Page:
Foreign Assignments

Foreign Assignments Considerations

Foreign Assignments – Taking an overseas assignment can be a great career boost. There are some major issues that you need to consider.

Taxes

Many career opportunities can be unlocked when you accept a foreign assignment. Here is a list of things that you need to consider

The US is the only country in the world that taxes their citizens on their WORLDWIDE income. So even though you may earn every penny in other country on your local contract, the US wants to tax you for it. Fortunately there is a “foreign earned income tax” exclusion that you can apply for that will prevent the US from taxing you for the first $80,000 but above that value you will be taxed by both countries.

Download Selected PagesKeep a US address – find someone in your family who you can have all of your mail forwarded to and whose address you can use on your US tax forms.

Foreign Banking

The US requires that if you have a foreign bank account every year you must file a form with the Treasury Department to list all the foreign bank account numbers you own. Foreign branches of banks do not talk to their branches in the US. For all intents and purposes, they are totally different banks. You can wire money back and forth between your accounts (with associated fees), however it is easier to live with the separate accounts.

Moving

Have your movers come and estimate the volume of your household goods and then you get a feel for how much will fit in a new “smaller” place.

If you plan on coming back to the US, might leave any valuable goods (antiques, paintings, etc) with your family. Boats have been known to sink; containers have fallen off ships in bad weather, and while these items are insured, they could be lost forever.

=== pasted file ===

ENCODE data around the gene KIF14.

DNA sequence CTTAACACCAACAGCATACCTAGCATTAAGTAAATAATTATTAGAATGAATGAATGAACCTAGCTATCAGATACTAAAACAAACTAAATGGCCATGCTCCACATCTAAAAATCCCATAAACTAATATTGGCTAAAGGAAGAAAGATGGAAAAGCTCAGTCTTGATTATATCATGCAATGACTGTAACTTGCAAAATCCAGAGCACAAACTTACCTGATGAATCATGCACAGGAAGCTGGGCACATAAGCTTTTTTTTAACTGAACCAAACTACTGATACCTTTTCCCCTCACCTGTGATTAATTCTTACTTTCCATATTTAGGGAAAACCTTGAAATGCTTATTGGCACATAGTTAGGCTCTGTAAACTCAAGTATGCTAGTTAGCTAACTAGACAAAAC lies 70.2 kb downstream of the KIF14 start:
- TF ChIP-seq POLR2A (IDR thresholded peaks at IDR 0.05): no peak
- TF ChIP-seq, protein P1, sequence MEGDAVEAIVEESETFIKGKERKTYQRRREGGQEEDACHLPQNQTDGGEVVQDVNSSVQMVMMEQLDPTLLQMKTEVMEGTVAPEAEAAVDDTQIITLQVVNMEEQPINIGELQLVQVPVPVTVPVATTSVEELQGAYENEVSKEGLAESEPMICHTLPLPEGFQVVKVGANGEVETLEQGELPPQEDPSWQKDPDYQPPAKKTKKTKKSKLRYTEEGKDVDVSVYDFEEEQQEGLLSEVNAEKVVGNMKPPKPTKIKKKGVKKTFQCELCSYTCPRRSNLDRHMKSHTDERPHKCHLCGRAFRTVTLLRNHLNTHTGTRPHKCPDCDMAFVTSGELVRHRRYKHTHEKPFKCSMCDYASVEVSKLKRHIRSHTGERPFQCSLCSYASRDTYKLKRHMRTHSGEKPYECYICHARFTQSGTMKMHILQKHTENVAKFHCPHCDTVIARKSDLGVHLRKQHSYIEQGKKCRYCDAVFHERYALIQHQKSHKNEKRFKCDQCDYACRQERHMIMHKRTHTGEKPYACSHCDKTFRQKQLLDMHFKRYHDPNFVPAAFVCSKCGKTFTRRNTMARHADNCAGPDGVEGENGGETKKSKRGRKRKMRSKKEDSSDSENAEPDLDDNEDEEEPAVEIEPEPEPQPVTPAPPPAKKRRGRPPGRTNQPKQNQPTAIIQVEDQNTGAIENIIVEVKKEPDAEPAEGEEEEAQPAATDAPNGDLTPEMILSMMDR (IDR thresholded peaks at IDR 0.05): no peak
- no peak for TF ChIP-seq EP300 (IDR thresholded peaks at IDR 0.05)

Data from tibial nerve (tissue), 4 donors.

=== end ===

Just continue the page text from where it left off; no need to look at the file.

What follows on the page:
Leave most of your electronics in the US. Your TV, stereo, microwave, washer/dryer, blender, even alarm clock, hair dryers, and telephones will not work on the power in many foreign countries.  The one exception is a DVD player – note your US DVDs will not work on an foreign DVD player as your DVDs are coded for the US.

Your goods will take 6-8 weeks to come from the US by boat – so be sure to negotiate into your contract that they put you into temporary housing or a hotel until your goods arrive and provide you with a car. I

Car and Driving

It is not cost effective to ship a car. Sell your car and buy a new one in your new country.

The US does not use the “international road signs” so you can find these on the Internet and study them before you arrive. Try to get your hands on an foreign countries’ driving manual before you arrive as the rules of the road are different in almost every country.

Bureaucracy

Getting a work permit, temporary resident’s visa, your driver’s license, and local ID in foreign country is a paperwork frenzy. Get as many of your personal documents together and organized up front (birth certificate, passport, immunizations, etc).

Networking

When you arrive in the foreign country typically you know virtually nobody. It is critical that you find a group of people soon after arriving. Type “Americans (country name)” into Goggle and find some local groups. These groups help you to meet other Americans who are in my exact same situation and who have already crossed the hurdles that you are just going over. These clubs often have “Newcomer” events that will welcome you to the area or subgroups (e.g. American Rotary, Mothers of Young Children, Retirees, Working Women’s Group, etc) that will help you almost immediately find other Americans in similar situations to yours.

Paperwork

Have a power of attorney and a will before you leave the US. Have an the attorney look into what could be done to make these documents legally recognizable in the foreign country.

Renting your Home in the US

You should find a fantastic property management company that does background checks (criminal) and credit checks on potential renters. Also, get the highest end rental insurance and fire insurance you can buy with replacement cost adjusted for inflation.

For a more complete presentation of these considerations go to http://goo.gl/8L4ICw.

Author: Victor Janulaitis

M. Victor Janulaitis is the CEO of Janco Associates. He has taught at the USC Graduate School of Business, been a guest lecturer at the UCLA's Anderson School of Business, a Graduate School at Harvard University, and several other universities in various programs.